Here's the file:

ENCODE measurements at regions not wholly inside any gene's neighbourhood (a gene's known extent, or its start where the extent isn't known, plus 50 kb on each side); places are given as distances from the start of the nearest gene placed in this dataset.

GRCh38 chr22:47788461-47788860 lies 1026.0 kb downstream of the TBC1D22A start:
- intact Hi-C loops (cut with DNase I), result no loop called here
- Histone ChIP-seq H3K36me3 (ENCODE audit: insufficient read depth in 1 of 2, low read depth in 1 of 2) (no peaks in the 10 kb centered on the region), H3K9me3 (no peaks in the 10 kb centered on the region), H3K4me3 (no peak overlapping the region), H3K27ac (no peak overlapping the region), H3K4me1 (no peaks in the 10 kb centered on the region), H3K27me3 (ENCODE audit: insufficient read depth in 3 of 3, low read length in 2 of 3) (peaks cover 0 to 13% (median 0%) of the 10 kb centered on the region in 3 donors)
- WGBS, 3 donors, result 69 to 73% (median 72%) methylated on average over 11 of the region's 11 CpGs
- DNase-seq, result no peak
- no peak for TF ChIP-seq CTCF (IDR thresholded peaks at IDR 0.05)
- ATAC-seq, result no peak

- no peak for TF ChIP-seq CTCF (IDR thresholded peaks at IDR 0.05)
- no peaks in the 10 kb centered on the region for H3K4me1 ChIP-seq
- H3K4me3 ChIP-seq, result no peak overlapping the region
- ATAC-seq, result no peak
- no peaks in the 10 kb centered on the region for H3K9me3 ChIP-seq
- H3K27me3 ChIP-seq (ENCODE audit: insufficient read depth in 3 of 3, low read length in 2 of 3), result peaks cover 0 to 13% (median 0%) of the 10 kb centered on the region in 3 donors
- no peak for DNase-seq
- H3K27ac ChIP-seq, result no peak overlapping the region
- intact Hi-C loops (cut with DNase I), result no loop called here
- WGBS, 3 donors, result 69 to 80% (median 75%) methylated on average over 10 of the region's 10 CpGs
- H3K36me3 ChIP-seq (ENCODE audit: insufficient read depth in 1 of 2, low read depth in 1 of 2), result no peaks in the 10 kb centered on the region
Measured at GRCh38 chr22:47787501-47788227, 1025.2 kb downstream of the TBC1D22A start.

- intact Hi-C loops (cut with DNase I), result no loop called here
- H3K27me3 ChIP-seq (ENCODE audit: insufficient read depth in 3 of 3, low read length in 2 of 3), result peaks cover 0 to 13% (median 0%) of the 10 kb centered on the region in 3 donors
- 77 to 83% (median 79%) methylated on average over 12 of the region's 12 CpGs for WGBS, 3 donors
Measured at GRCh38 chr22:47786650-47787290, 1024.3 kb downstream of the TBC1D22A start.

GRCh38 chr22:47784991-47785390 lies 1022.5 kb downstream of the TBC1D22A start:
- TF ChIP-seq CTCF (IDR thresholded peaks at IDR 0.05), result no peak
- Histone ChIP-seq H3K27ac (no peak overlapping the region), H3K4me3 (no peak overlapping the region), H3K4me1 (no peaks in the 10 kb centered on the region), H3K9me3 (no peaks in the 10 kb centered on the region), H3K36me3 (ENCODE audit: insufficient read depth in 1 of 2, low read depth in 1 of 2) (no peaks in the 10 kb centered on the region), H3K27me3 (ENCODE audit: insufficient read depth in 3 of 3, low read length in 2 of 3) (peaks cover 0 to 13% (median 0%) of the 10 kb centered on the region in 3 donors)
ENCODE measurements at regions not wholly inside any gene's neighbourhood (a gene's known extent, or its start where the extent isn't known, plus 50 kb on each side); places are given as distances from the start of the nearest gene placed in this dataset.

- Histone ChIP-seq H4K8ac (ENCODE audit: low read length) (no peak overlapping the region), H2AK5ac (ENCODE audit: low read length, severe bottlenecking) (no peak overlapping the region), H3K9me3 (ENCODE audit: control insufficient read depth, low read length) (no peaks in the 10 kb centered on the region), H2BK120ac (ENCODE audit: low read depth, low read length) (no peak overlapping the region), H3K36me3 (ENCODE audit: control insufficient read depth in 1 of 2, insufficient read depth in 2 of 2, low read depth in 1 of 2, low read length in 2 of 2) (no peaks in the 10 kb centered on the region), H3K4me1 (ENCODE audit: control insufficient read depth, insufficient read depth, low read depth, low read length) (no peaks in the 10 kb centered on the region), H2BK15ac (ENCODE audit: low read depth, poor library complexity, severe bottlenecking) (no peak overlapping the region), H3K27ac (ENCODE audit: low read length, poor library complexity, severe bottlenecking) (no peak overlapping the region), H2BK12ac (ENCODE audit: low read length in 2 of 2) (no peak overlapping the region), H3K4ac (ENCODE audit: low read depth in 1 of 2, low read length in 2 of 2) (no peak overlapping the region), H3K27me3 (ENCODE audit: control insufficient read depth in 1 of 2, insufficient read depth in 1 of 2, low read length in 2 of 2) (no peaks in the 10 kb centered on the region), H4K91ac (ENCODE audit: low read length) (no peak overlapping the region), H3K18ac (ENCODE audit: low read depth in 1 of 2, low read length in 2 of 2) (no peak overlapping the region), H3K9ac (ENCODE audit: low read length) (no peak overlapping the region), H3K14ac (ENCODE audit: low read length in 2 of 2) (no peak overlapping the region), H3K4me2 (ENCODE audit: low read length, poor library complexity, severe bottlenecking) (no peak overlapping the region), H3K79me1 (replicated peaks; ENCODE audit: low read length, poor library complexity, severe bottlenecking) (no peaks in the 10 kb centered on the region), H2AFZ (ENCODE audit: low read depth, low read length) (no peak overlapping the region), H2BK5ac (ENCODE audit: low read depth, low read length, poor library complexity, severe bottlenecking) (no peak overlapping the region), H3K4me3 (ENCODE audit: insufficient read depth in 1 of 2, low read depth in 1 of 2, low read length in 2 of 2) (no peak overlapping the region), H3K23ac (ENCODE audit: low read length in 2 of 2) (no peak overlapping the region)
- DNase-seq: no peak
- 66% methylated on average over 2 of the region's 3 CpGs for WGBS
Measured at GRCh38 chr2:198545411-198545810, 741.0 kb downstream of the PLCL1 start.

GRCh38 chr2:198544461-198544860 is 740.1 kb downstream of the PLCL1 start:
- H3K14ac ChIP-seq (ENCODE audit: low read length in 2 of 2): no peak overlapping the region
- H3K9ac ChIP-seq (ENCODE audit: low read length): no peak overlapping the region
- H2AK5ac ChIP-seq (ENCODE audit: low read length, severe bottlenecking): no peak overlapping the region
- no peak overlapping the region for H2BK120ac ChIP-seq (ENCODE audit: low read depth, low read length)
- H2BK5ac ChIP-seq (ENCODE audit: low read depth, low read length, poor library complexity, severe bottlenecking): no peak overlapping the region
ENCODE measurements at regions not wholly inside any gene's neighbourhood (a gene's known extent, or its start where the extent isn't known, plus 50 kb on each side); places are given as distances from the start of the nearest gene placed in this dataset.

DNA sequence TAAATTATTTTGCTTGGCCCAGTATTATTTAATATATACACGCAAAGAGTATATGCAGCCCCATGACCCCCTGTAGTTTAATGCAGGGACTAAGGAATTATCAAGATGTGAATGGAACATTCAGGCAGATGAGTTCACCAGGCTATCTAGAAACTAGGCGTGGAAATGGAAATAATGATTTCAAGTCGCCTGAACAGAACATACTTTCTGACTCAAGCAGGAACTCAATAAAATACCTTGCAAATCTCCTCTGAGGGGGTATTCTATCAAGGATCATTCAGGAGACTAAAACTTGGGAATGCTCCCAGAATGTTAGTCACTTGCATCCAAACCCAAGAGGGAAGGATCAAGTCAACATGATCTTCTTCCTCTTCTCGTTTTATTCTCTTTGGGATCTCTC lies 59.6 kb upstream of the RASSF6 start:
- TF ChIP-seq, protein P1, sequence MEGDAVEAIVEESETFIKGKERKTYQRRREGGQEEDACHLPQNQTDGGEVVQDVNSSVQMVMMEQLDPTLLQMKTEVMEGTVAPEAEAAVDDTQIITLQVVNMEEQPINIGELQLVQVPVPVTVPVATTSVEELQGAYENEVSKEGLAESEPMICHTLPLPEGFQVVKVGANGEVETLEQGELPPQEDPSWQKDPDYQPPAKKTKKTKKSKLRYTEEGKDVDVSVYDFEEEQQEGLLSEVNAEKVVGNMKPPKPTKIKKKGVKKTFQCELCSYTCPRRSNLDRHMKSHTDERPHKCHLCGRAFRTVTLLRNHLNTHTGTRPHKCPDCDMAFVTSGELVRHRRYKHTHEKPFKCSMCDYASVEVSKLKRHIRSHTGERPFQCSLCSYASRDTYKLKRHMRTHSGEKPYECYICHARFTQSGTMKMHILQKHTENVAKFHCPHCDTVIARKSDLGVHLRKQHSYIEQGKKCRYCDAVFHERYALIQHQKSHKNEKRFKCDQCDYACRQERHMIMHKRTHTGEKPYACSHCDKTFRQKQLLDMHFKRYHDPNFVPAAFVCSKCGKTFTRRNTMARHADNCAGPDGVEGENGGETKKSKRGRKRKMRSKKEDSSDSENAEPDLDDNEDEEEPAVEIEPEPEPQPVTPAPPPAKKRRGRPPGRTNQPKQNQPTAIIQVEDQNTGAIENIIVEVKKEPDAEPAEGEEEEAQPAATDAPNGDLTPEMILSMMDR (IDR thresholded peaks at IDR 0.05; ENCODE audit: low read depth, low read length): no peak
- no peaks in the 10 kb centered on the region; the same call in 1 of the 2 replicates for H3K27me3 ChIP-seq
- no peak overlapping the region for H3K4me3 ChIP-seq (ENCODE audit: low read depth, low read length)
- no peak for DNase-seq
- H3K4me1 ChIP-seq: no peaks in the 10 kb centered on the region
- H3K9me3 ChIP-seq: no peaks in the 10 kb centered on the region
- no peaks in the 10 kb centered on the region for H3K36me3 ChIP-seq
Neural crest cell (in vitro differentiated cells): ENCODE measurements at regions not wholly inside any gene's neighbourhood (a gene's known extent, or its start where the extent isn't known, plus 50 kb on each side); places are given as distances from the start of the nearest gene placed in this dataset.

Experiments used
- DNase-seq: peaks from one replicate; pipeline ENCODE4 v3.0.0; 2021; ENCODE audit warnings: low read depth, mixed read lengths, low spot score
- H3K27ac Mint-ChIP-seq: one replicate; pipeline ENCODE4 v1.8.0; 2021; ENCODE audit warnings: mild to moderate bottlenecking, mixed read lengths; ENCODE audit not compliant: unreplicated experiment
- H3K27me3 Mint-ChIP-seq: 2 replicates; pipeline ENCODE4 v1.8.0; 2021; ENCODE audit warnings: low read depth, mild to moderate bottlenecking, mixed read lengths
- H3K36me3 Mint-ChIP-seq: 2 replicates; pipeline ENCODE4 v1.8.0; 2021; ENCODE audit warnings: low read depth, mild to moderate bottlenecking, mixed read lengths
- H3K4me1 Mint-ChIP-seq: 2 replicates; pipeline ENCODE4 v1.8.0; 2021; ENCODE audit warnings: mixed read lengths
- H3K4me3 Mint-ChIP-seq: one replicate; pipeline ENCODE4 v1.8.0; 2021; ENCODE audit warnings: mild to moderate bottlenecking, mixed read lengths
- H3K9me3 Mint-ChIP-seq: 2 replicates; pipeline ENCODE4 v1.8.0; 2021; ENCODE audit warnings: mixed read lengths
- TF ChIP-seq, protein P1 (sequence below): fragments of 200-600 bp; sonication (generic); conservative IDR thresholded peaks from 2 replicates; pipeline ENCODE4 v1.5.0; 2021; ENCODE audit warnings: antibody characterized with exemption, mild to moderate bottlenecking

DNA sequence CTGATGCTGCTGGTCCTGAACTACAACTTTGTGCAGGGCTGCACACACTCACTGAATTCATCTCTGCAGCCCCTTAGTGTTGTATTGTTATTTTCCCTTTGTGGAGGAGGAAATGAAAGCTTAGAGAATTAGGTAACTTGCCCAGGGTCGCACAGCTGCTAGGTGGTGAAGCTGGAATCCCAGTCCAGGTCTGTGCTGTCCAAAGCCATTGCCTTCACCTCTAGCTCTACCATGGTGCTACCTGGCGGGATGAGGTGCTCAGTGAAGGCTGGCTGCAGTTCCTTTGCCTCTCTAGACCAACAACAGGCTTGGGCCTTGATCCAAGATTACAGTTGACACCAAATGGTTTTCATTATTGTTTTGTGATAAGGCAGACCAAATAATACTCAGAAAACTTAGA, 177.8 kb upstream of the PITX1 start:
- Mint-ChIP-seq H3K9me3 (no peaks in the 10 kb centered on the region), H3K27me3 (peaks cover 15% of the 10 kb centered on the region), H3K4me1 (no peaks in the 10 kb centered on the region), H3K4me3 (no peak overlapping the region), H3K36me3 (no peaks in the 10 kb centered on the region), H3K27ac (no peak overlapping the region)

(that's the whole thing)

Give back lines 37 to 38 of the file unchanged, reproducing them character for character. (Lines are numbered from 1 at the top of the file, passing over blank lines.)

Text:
- no peak overlapping the region for H2BK120ac ChIP-seq (ENCODE audit: low read depth, low read length)
- H2BK5ac ChIP-seq (ENCODE audit: low read depth, low read length, poor library complexity, severe bottlenecking): no peak overlapping the region